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Clinton And Trump Are Both Promising An Extreme Supreme Court

One of the most enduring legacies of the next president will flow from a few words in Article II, Section 2 of the Constitution: the power to nominate justices to the Supreme Court. With the court still shorthanded after the death of conservative Justice Antonin Scalia, and with two of its sitting justices older than 80, the next president will shape the court, and through it the law of the land, for decades to come.

This has not been lost on the candidates.

  • “The replacement for Justice Scalia will be a person of similar views and principles. This will be one of the most important issues decided by this election,” Donald Trump said in his convention speech last week.
  • “If you don’t believe this election is important, if you think you can sit it out, take a moment to think about the Supreme Court justices that Donald Trump would nominate and what that would mean to civil liberties, equal rights and the future of our country,” Bernie Sanders said this week at the Democratic National Convention.
  • And Hillary Clinton said in her acceptance speech at the Democratic National Convention: “We need to appoint Supreme Court justices who will get money out of politics and expand voting rights, not restrict them. And we’ll pass a constitutional amendment to overturn Citizens United!”

Clearly, the court will take a different shape under a President Trump than it would a President Clinton. But just how different, and how quickly? Very different and, if Clinton wins, very quickly. If Donald Trump is elected president, the Supreme Court may, seat by vacated seat, move rightward toward its most conservative position in recent memory. If Hillary Clinton is elected, the court may quickly become the most liberal it’s been in at least 80 years.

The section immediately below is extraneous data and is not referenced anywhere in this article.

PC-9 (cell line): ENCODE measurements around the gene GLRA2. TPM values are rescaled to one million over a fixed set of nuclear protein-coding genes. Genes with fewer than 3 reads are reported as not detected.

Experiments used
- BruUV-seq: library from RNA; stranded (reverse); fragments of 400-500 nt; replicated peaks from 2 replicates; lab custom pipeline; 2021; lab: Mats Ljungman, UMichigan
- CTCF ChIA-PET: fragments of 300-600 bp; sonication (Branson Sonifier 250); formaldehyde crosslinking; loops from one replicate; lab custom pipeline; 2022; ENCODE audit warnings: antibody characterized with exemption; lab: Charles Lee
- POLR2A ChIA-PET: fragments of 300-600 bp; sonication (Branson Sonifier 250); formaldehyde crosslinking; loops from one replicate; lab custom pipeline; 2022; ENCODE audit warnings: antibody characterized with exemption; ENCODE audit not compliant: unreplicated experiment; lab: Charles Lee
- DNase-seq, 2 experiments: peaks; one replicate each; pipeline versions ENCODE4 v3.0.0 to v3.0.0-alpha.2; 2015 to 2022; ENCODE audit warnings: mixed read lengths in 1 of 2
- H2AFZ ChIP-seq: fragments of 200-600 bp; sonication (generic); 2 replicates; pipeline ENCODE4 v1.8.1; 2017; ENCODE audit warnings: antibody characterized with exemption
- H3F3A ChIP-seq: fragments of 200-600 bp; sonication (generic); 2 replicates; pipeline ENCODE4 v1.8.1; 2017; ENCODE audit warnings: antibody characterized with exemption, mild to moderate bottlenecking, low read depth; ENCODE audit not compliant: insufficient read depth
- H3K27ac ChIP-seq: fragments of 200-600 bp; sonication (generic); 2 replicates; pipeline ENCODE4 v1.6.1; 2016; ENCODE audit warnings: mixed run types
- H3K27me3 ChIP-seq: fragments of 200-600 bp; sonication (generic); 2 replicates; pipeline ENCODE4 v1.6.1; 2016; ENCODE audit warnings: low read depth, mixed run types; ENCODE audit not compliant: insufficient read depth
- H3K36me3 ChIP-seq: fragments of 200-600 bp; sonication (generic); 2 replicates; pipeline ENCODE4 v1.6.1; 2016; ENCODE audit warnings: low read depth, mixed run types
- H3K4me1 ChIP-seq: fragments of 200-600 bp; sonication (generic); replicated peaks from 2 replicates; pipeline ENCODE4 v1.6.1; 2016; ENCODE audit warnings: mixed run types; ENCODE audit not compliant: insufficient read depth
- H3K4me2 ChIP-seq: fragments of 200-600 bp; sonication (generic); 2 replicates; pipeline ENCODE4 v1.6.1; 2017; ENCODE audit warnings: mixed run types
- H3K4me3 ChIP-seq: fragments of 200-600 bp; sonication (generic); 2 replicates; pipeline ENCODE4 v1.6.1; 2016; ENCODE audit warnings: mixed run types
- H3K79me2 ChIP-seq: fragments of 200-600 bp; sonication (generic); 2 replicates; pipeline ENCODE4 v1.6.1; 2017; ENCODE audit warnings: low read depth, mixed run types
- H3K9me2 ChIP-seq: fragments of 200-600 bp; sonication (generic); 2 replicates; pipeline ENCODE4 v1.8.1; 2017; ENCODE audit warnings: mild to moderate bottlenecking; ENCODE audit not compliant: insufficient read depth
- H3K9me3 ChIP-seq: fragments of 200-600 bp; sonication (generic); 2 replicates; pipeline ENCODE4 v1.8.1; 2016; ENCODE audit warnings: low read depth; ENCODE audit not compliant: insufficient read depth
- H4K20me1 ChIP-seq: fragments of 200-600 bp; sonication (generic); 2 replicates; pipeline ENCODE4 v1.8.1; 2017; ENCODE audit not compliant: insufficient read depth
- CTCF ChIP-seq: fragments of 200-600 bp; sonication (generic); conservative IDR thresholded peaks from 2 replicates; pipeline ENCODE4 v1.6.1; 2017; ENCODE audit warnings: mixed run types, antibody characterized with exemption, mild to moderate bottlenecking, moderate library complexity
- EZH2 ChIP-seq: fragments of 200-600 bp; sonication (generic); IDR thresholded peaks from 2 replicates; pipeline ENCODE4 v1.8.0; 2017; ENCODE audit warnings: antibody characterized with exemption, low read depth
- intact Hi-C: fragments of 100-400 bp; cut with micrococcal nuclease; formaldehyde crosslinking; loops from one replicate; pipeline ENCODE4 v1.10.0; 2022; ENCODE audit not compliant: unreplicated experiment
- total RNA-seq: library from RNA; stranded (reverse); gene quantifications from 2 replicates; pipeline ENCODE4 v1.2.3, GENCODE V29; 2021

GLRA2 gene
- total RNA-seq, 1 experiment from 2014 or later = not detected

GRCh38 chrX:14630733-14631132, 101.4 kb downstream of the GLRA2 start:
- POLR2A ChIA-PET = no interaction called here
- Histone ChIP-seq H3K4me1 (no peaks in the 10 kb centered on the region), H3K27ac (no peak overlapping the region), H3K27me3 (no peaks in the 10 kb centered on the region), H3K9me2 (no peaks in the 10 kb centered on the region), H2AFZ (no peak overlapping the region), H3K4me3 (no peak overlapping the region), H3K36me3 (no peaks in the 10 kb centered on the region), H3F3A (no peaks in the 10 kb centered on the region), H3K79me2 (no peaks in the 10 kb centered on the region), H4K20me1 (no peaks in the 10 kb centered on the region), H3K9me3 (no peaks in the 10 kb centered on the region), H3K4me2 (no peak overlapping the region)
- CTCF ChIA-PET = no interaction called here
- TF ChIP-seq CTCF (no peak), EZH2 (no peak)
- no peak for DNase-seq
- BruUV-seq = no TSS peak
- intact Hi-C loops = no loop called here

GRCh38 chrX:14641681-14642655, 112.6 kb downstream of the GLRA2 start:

To look into the future of the court, I simulated 10,000 hypothetical future Supreme Courts (and their vacancies) under both a President Trump and a President Clinton, looking at what the ideology of the likely swing justice would be. (I used Martin-Quinn scores for justice ideology.) Specifically, I looked at the ideology of the court’s “median justice” in the scenarios, figuring that the person in the middle would be the person most likely to swing in tight cases.

Clinton’s Supreme Court leverage lies in the short term: She could appoint a left-leaning justice to replace the solidly conservative Scalia, at which point the median justice would almost certainly become either Justice Stephen Breyer or Clinton’s appointee, either being reliably liberal. Prior to Scalia’s death in February, the moderate Justice Anthony Kennedy was the median justice.

Trump’s leverage, meanwhile, lies in the medium term: Trump’s conservative pick to replace Scalia would almost certainly restore the status quo before Scalia died, with Kennedy as the median. However, the three oldest justices — Ruth Bader Ginsburg (83 years old), Kennedy (80) and Breyer (78 in August) — are liberal or moderate. Thanks to the relentless, unidirectional drumbeat of time, Trump would have a good chance to replace at least one of those justices, pushing the court in a conservative direction. On the other hand, the oldest of the three sitting conservative stalwarts — John Roberts, Samuel Alito and Clarence Thomas — is only 68.Judicial drift may pull these simulations further left somewhat, although for simplicity I haven’t included that phenomenon.


Any analysis of hypothetical scenarios like this has several assumptions baked in, assumptions that affect things like the findings above. Here are a few big ones I made, and why I made them: